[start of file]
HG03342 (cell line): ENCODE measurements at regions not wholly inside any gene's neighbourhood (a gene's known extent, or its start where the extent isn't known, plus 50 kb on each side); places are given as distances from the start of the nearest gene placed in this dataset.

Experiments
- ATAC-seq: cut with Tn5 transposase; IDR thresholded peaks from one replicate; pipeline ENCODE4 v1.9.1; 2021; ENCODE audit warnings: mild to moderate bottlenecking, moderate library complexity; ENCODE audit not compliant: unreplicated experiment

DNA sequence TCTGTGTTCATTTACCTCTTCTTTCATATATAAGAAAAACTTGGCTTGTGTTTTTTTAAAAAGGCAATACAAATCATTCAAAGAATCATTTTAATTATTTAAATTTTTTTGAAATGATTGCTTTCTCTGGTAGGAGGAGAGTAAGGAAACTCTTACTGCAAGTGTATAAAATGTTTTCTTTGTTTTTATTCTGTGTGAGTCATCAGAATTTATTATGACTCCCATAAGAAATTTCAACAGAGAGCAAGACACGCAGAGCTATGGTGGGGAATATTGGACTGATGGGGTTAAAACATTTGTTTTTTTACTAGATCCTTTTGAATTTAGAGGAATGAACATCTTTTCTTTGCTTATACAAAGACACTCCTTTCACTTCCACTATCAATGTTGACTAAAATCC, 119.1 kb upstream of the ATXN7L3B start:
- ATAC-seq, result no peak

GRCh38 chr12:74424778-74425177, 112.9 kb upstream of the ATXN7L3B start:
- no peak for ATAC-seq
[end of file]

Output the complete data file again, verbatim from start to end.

HG03342 (cell line): ENCODE measurements at regions not wholly inside any gene's neighbourhood (a gene's known extent, or its start where the extent isn't known, plus 50 kb on each side); places are given as distances from the start of the nearest gene placed in this dataset.

Experiments
- ATAC-seq: cut with Tn5 transposase; IDR thresholded peaks from one replicate; pipeline ENCODE4 v1.9.1; 2021; ENCODE audit warnings: mild to moderate bottlenecking, moderate library complexity; ENCODE audit not compliant: unreplicated experiment

DNA sequence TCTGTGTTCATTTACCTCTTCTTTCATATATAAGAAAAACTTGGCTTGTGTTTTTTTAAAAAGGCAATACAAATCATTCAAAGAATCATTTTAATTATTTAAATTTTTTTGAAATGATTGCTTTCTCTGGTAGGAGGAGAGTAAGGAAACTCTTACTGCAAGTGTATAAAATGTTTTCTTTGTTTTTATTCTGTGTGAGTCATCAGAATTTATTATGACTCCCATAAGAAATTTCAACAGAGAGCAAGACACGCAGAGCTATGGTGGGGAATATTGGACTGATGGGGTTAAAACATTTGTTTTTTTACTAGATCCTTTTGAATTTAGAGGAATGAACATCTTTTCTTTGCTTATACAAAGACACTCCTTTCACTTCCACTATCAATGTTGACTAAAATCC, 119.1 kb upstream of the ATXN7L3B start:
- ATAC-seq, result no peak

GRCh38 chr12:74424778-74425177, 112.9 kb upstream of the ATXN7L3B start:
- no peak for ATAC-seq